#HumanityAtSea: On International Migrants Day SOS MEDITERRANEE calls for further support

On International Migrants Day SOS MEDITERRANEE calls for further support #HumanityAtSea

On 18 December, International Migrants Day, SOS MEDITERRANEE launches #HumanityAtSea, a call to raise funds for the continuation of its rescue mission in the Mediterranean, that is ever more essential in light of the failure of European States to put an end to this humanitarian crisis at sea.

According to Amnesty International, hundreds of thousands of refugees are currently trapped in detention camps in Libya, largely in inhumane conditions. Their only hope to escape from this situation is to take the seas. With the increased activities of the so-called Libyan Coast Guard, this becomes more difficult day by day. If migrants and refugees make it to the open sea, people risk their lives by embarking on unseaworthy and completely overcrowded boats. The beginning winter season and the resulting bad weather conditions increase the dangers of crossings. Since 2014, more than 10,000 people died in the attempt to cross the Mediterranean.

Massive human rights violations against migrants and refugees in Libya attracted the attention of the media and politicians lately. Several human rights organizations criticized particularly the European Union’s cooperation with the Libyan Coast Guard in order to deter migrants and refugees from attempting the crossing to Europe. Over the past few weeks, SOS MEDITERRANEE teams have repeatedly witnessed how the so-called Libyan Coast Guard intercepted migrants and refugees in international waters and forcefully brought them back to Libya – most recently a few days ago.

Nevertheless, hundreds of refugees have been rescued in the Mediterranean in recent days. On Friday 15 December, the Aquarius, chartered by SOS MEDITERRANEE and operated in partnership with Médecins Sans Frontières (MSF), rescued 166 people from a rubber boat in distress in international waters east of Tripoli. The crews then welcomed another 154 people on board on Saturday, previously rescued by humanitarian ship OpenArms and headed north for a safe harbour, with a total of 320 people including 65 women, 13 children under the age of 13, two babies and 31 unaccompanied minors. The people rescued at sea are from 22 different countries, mainly from West Africa (amongst others, Ivory Coast, Nigeria, Mali, Guinea Conakry) but also from Libya, Pakistan and Yemen.

Several people suffering from fuel burns due to gasoline leaks aboard the rubber boats were put under the care of the medical team of Médecins Sans Frontières (MSF) aboard the Aquarius. Most of the rescued people showed signs of severe exhaustion due to ill-treatment and lack of access to care in Libyan detention centres.

Arrested at sea, sent back to prison, sold from prison to prison

When we saw the helicopter we were afraid it was a Libyan helicopter. We were afraid that they would send us back to Libya, to prison, so we tried to speed up in order to avoid it,” an Ivoirian survivor said Friday night. “We travelled a long time, the boat left Libya on Thursday night and we started to be very afraid that we had gotten lost. Gasoline was leaking inside the dinghy and the mix with salt water was causing burns on our skin. Some vomited because of the fuel” they added.

According to further testimonies collected aboard the Aquarius, the rubber boat rescued Friday night had already been used in Libyan waters last week, but had “deflated because the wooden floor had broken” during the first attempt.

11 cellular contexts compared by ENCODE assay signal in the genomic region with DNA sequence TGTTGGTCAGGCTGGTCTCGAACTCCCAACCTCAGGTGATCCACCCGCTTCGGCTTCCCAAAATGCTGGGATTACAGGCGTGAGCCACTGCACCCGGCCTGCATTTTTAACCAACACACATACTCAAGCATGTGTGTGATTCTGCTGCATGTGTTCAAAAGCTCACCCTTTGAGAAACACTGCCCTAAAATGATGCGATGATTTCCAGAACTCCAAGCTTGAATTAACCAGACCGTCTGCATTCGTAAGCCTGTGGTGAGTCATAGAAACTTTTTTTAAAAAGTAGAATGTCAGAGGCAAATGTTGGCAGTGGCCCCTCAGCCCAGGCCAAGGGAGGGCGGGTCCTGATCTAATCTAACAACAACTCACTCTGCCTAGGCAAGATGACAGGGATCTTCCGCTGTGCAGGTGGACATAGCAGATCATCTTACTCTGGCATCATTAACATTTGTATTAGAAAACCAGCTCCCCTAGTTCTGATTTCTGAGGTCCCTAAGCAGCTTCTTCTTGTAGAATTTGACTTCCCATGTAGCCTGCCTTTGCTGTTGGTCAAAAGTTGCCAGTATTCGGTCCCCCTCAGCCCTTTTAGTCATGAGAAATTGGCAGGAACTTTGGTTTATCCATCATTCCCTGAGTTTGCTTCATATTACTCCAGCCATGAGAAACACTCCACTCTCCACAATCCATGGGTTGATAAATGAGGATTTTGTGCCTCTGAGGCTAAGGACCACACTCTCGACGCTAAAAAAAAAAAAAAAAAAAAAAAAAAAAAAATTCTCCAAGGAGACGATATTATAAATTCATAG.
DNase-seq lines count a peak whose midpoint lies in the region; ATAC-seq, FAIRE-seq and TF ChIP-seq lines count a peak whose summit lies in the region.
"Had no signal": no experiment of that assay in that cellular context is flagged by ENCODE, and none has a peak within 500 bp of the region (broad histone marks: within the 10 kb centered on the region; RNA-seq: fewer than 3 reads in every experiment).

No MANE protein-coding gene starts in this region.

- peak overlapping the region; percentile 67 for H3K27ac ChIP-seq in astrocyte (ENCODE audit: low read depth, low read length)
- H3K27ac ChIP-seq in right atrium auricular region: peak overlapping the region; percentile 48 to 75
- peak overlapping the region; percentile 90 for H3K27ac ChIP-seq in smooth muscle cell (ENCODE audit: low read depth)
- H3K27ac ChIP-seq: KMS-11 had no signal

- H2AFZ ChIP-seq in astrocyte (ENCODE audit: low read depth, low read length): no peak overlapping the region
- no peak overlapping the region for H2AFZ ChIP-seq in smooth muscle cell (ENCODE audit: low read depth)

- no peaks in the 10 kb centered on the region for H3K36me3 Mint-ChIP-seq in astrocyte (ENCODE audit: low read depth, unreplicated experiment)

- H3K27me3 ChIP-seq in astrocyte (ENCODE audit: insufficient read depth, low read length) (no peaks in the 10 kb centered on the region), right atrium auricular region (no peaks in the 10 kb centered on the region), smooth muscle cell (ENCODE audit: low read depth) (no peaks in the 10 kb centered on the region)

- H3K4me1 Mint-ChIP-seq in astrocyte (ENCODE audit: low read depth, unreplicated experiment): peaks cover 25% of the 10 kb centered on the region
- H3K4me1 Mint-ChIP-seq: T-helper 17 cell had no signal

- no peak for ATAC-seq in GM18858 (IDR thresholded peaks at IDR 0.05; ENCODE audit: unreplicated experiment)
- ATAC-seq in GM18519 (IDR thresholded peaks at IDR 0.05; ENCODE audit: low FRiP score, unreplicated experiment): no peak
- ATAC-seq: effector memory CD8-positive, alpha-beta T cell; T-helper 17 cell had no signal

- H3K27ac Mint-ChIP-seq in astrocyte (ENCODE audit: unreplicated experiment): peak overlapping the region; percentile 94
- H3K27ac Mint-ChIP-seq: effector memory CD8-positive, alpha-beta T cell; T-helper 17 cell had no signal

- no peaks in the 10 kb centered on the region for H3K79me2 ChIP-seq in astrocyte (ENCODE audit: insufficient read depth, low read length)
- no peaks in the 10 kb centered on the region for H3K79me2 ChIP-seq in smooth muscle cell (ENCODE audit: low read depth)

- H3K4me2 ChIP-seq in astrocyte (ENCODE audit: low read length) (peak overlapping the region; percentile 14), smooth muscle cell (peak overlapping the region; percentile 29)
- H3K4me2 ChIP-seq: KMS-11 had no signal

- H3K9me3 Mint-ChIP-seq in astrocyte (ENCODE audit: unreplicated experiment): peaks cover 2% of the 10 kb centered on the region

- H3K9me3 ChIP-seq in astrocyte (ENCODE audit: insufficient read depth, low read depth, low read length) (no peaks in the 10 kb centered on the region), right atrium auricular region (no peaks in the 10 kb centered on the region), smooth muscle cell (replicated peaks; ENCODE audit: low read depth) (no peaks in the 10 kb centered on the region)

“That day we were brought back to a place where people normally keep chicken. With just a little sheet metal serving as a roof. We were mistreated there. In the meantime, the Libyans repaired the boat and then pushed us to sea on Thursday at around 4am. We were piled onto the rubber boat like livestock,” the rescued told SOS MEDITERRANEE volunteers on Friday. One of them tried to cross the Mediterranean four times, he said: “the other three times we were arrested by bandits and taken back to prison. After having been pushed back, we were sold from prison to prison.”

Sunday the Aquarius was filled with prayers, singing and dancing to “celebrate the escape from Libya”, as our teams were told.

“People’s lives are in danger, both at sea and in Libya. Today, our priority is to rescue the hundreds of people who are still fleeing and to accompany them to a safe harbour, a place where they will be protected, and where their basic human rights will be respected. In the absence of an adequate European institutional response to handle the on-going humanitarian crisis in the waters off Libya, the Aquarius will continue its rescue mission all winter – without interruption. SOS MEDITERRANEE will continue to testify to European civil society, the media and politicians and denounce the unacceptable reality in the Mediterranean that goes against the fundamental European values ​​of humanity,” said Sophie Beau, Vice-President of the International SOS MEDITERRANEE network.

The #HumanityAtSea campaign

On International Migrants Day, SOS MEDITERRANEE calls for support to funs the operation of the rescue vessel Aquarius:

  1. A video filmed aboard Aquarius, in which crew members express their motivation to work at sea, is shared on social media. You can watch the video here: https://www.youtube.com/watch?v=UwHDu6ecS00.
    The campaign will continue until the end of December with further posts on Facebook (https://www.facebook.com/SOSMEDITERRANEE) and Twitter (https://twitter.com/SOSMedGermany), featuring members of the SOS MEDITERRANEE rescue team as well as survivors.


Press contacts:

France: Julie Bégin / j.begin@sosmediterranee.org
Germany: Jana Ciernioch / j.ciernioch@sosmediterranee.org
Italy: Barbara Amodeo / b.amodeo@sosmediterranee.org
Switzerland: Caroline Abu-SaDa / c.abu-sada@sosmediterranee.org
International: Mathilde Auvillain / m.auvillain@sosmediterranee.org